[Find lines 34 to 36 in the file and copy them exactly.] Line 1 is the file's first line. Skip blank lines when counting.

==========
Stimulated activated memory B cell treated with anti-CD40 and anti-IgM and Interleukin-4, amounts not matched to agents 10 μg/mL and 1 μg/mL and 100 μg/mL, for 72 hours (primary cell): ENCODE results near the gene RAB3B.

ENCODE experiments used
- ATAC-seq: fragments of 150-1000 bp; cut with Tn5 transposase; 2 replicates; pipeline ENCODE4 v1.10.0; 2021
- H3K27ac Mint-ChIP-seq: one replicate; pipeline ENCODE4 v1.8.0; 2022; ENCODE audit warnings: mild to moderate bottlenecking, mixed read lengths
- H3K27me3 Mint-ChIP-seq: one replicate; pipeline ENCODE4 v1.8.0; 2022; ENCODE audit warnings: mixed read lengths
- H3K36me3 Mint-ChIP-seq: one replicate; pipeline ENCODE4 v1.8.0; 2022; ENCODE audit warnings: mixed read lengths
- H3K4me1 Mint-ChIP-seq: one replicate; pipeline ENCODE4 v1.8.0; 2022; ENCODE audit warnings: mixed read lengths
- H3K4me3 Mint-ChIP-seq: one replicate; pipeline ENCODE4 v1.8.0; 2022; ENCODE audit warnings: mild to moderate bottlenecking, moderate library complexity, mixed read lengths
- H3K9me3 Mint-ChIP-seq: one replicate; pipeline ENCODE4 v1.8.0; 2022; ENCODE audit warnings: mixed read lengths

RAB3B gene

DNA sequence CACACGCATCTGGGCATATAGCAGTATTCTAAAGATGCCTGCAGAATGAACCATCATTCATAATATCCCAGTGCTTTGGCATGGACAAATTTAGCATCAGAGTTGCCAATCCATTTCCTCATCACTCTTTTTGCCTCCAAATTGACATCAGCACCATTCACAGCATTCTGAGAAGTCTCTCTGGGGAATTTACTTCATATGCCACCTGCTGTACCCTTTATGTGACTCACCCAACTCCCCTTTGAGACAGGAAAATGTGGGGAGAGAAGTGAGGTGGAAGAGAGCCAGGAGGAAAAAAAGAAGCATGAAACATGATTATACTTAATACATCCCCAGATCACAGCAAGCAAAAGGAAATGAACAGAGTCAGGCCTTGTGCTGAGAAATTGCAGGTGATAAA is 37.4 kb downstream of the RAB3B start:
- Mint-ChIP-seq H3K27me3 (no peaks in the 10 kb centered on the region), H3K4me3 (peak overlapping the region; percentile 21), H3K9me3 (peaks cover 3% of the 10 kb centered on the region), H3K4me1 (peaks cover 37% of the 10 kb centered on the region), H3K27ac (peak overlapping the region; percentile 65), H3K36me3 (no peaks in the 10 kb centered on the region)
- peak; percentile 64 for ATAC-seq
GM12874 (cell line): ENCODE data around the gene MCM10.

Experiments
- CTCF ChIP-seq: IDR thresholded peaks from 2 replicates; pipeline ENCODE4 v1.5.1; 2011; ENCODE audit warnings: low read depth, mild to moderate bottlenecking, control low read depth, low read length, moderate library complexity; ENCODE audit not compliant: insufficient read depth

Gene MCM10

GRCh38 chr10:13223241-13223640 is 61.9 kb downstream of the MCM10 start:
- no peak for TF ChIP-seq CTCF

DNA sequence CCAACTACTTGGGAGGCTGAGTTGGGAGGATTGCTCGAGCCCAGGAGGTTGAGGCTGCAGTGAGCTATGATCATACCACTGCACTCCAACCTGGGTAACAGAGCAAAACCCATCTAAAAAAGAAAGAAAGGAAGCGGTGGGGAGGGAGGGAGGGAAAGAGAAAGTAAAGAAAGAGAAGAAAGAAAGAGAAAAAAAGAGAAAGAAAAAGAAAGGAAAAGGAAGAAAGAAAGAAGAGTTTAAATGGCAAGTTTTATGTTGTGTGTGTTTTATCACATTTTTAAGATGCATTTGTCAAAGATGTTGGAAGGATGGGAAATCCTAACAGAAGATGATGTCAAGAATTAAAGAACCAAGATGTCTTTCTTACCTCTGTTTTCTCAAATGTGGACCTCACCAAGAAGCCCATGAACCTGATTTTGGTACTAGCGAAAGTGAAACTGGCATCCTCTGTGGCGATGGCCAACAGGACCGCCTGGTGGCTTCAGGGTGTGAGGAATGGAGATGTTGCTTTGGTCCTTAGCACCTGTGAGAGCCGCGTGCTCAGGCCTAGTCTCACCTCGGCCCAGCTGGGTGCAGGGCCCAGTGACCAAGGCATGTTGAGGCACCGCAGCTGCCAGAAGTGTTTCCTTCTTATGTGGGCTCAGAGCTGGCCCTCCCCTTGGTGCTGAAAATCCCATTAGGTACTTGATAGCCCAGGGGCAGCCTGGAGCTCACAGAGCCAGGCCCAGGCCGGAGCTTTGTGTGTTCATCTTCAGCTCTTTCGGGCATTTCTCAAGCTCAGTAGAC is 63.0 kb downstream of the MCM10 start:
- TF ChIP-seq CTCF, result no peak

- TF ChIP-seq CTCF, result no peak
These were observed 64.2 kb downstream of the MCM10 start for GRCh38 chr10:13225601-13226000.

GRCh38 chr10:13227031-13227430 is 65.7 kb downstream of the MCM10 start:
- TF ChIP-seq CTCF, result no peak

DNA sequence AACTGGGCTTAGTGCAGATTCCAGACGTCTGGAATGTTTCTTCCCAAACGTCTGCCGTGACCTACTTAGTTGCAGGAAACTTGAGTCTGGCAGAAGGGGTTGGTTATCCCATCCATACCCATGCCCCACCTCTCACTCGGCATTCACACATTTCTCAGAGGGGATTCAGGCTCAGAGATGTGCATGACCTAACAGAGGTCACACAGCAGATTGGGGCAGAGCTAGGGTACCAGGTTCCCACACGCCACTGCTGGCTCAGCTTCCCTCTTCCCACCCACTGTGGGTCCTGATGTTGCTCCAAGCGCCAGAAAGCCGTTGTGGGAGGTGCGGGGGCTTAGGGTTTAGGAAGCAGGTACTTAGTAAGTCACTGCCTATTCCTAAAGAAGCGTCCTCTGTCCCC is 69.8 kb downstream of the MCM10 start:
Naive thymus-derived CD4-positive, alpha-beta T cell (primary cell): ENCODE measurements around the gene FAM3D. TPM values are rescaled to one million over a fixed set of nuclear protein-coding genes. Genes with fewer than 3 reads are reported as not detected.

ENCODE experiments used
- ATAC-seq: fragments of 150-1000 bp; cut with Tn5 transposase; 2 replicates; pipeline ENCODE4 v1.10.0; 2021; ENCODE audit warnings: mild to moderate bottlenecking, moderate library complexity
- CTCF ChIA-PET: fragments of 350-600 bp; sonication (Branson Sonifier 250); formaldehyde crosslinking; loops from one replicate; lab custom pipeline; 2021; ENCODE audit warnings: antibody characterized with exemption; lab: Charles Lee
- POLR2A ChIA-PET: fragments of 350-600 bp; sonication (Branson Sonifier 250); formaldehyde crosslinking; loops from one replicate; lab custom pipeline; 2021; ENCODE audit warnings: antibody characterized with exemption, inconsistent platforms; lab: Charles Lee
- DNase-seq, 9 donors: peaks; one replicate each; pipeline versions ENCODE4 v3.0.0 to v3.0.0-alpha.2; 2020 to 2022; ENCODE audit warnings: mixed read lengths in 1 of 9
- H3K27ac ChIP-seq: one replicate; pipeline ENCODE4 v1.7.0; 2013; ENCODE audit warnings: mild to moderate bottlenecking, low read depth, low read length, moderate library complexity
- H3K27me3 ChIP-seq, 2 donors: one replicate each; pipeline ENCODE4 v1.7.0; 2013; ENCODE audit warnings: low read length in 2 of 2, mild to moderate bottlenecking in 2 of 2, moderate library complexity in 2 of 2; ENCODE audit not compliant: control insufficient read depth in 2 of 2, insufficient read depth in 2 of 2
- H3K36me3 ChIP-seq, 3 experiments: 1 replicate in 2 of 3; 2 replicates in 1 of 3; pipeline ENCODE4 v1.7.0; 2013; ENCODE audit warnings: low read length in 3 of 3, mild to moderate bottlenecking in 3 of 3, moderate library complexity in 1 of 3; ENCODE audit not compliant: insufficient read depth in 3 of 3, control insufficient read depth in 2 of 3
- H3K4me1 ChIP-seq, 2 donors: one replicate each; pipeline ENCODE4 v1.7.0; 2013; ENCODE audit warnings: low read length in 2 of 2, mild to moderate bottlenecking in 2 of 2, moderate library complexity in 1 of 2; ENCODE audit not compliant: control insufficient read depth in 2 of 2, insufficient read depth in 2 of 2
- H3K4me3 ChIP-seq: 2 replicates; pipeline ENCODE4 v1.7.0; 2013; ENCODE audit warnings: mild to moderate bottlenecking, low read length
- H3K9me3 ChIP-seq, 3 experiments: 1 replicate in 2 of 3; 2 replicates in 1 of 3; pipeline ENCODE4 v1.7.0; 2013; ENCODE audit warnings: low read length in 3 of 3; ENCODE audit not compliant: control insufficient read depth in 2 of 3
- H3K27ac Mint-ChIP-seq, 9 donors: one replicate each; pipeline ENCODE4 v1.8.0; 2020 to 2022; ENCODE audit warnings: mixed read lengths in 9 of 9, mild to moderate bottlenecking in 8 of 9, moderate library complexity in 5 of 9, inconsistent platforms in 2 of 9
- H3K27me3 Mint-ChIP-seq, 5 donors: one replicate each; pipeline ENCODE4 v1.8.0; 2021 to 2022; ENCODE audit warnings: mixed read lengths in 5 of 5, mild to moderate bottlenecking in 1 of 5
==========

- H3K27me3 ChIP-seq, 2 donors: one replicate each; pipeline ENCODE4 v1.7.0; 2013; ENCODE audit warnings: low read length in 2 of 2, mild to moderate bottlenecking in 2 of 2, moderate library complexity in 2 of 2; ENCODE audit not compliant: control insufficient read depth in 2 of 2, insufficient read depth in 2 of 2
- H3K36me3 ChIP-seq, 3 experiments: 1 replicate in 2 of 3; 2 replicates in 1 of 3; pipeline ENCODE4 v1.7.0; 2013; ENCODE audit warnings: low read length in 3 of 3, mild to moderate bottlenecking in 3 of 3, moderate library complexity in 1 of 3; ENCODE audit not compliant: insufficient read depth in 3 of 3, control insufficient read depth in 2 of 3
- H3K4me1 ChIP-seq, 2 donors: one replicate each; pipeline ENCODE4 v1.7.0; 2013; ENCODE audit warnings: low read length in 2 of 2, mild to moderate bottlenecking in 2 of 2, moderate library complexity in 1 of 2; ENCODE audit not compliant: control insufficient read depth in 2 of 2, insufficient read depth in 2 of 2